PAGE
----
President vs. President

Middle School and High School Teacher

Each student will research a past deceased president, review their life, speeches, quotes, term in office, etc., and use it to run for President versus another past President.

Grade Level: 7 - 9th

Subject: Social Studies

Length of Time: About 3-5 Class Periods

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Common Core Alignment

CCSS.ELA-Literacy.RH.6-8.2 - Determine the central ideas or information of a primary or secondary source; provide an accurate summary of the source distinct from prior knowledge or opinions.

CCSS.ELA-Literacy.RH.6-8.7 - Integrate visual information (e.g., in charts, graphs, photographs, videos, or maps) with other information in print and digital texts.

CCSS.ELA-Literacy.WHST.6-8.1.B - Support claim(s) with logical reasoning and relevant, accurate data and evidence that demonstrate an understanding of the topic or text, using credible sources.

CCSS.ELA-Literacy.WHST.6-8.2.a - Introduce a topic clearly, previewing what is to follow; organize ideas, concepts, and information into broader categories as appropriate to achieving purpose; include formatting (e.g., headings), graphics (e.g., charts, tables), and multimedia when useful to aiding comprehension.

CCSS.ELA-Literacy.WHST.6-8.4 - Produce clear and coherent writing in which the development, organization, and style are appropriate to task, purpose, and audience.

CCSS.ELA-Literacy.WHST.6-8.6 - Use technology, including the Internet, to produce and publish writing and present the relationships between information and ideas clearly and efficiently.

Objectives & Outcomes

The students will research a single president, describe the term in office, plan a mock campaign, and present a persuasive speech to the class convincing “voters’ to elect them President.

Materials Needed

Access to Internet, poster board or similar for campaign signs, markers

Prepare ahead of time: A number of index cards matching the number of students in the class, each with a different deceased past president written on it.  Teacher’s choice of presidents to use for the lesson.  Choose a location for students to post their campaign signs, either in the classroom or halls.  Prepare an outline for students to use for their research and speeches.


Opening to Lesson

  • Show videos of two current or past speeches from candidates who are running against each other for president.
  • Ask students their opinions about the speeches, the candidates, etc.
  • Allow for responses and discussion.

Body of Lesson


  • Ask students to name some past deceased presidents.  Ask who they think would win an election if the some of the past presidents could run for president against each other.  For example: Who would win the election if Washington ran against Lincoln?  Adams vs. Eisenhower?
  • Allow for responses and discussion.
  • Ask if they believe the past presidents could handle the current issues in America today.
  • Allow for responses and discussion.

Guided Practice

  • Tell students they will become one of the past deceased presidents.  Show students the prepared index cards, each with the name of a different president.  They will randomly choose a president to research.
  • Place cards in a box or other container.  Students choose a president.  Collect the index cards.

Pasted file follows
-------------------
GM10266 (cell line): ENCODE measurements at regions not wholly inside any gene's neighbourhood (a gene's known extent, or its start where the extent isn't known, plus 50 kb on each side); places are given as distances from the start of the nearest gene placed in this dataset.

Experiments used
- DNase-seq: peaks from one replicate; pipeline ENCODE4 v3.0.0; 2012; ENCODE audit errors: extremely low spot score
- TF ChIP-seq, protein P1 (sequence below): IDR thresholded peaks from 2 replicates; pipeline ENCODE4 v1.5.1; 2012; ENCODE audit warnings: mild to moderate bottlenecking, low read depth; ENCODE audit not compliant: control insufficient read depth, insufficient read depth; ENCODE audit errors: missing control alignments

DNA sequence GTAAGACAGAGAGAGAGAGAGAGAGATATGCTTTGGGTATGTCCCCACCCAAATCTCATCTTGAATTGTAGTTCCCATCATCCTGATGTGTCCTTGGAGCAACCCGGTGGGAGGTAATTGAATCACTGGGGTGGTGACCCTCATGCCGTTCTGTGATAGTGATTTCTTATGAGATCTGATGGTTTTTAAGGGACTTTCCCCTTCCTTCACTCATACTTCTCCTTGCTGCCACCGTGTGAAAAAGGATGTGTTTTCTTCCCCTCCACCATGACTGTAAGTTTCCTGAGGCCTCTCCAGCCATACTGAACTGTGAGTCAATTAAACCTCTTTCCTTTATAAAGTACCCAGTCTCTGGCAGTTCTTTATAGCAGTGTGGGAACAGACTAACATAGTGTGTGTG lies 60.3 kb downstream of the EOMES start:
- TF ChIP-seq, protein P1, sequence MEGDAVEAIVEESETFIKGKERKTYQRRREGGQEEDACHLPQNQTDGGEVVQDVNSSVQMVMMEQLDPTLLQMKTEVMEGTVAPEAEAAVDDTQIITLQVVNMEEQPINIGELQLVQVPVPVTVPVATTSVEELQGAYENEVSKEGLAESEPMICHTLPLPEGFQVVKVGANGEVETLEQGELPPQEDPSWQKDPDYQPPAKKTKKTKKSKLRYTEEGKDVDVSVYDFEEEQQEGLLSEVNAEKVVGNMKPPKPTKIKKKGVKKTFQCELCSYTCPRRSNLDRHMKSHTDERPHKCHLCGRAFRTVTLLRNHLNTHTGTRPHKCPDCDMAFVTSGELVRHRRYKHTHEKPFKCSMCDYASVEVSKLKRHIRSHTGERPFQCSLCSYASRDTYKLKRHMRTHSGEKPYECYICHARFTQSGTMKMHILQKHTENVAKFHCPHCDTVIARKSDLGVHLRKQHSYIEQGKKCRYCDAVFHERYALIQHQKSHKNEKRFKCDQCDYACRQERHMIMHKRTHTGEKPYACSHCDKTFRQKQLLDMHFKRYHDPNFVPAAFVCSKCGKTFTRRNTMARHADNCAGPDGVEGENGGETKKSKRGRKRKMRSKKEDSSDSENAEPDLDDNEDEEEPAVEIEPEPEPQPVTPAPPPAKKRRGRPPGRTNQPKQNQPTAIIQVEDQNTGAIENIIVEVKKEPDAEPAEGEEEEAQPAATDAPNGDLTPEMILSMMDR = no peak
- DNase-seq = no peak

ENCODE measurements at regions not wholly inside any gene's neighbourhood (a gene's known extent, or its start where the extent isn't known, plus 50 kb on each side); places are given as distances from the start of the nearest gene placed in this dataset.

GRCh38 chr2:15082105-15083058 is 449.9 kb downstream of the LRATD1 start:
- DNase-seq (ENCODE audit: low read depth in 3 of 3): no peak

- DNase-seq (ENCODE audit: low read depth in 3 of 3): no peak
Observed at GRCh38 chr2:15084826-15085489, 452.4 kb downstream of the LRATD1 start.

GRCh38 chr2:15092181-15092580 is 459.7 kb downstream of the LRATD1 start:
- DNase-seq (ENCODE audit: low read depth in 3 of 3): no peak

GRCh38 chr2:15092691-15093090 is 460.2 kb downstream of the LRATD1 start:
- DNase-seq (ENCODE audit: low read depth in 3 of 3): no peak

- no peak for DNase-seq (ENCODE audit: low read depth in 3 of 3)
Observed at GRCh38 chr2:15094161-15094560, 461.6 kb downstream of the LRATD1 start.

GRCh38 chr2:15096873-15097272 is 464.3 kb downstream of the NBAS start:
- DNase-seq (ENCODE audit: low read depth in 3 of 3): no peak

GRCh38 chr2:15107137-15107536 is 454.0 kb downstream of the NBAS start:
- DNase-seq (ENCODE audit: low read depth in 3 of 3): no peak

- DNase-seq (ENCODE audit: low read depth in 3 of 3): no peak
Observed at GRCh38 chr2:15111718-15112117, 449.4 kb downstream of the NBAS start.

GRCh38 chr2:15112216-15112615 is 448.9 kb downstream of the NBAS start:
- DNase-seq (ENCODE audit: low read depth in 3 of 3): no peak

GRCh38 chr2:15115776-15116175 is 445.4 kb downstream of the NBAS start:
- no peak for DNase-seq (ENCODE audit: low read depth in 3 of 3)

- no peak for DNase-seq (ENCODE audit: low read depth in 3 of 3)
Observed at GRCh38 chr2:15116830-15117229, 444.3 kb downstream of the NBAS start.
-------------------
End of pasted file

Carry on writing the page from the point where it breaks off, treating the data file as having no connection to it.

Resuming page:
• Distribute the prepared Research Outline or rubric.  Explain to students they will research their chosen president.
  • Next, place index cards in box again, this time choose two random cards.  The two presidents chosen will “run against each other” in a mock election.
  • Tell students, in addition to researching their president, they will prepare a persuasive speech for an election versus the randomly chosen opponent.
  • The students will give their 2 to 3 minute speeches, based on their research, using issues from today as well, to the class for a mock election.
  • Each student will make one Campaign sign.  Signs to be posted in selected area.  Every sign should also indicate who the opponent is in the election, or place sign pairs together.
  • Allow time for the students to do their research during class, and for homework.  Remind students to think about their speeches as they do the research.
  • Once the research is completed, the students will then write their speeches, a rough draft, then a final copy.
  • Each “candidate” will give their speech; the remaining class members will immediately vote for “president”.  (Remind students to base their vote for the President using the speech and its presentation, not the student.)
  • It should take no more than ten minutes per “election” speech and voting.  Compile voting results after ALL speeches have been given.  Announce all winners on the same day with an Election Party during class.

Independent Practice

  • Students will do the research independently.


  • Ask students: What do you think would be the toughest part about running for president?  How would you handle the difficulties?  Would you ever think about running?  Why or why not?
  • Allow for responses and discussion.
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Assessment & Evaluation

Create a test or quiz related to the researched presidents.  Students will turn in completed research for assessment.  Evaluate speeches using a rubric.

Modification & Differentiation

Instead of using presidential campaigns, use local, state, or other elections.  Distinguish between Democrat, Republican, or other parties.  Assign each student one of the presidents to research and who they will be running against.  Allow students to present their speeches to other grade levels during the “election”, giving access to more voters.  Create and conduct impromptu news conferences during the “candidates” research.

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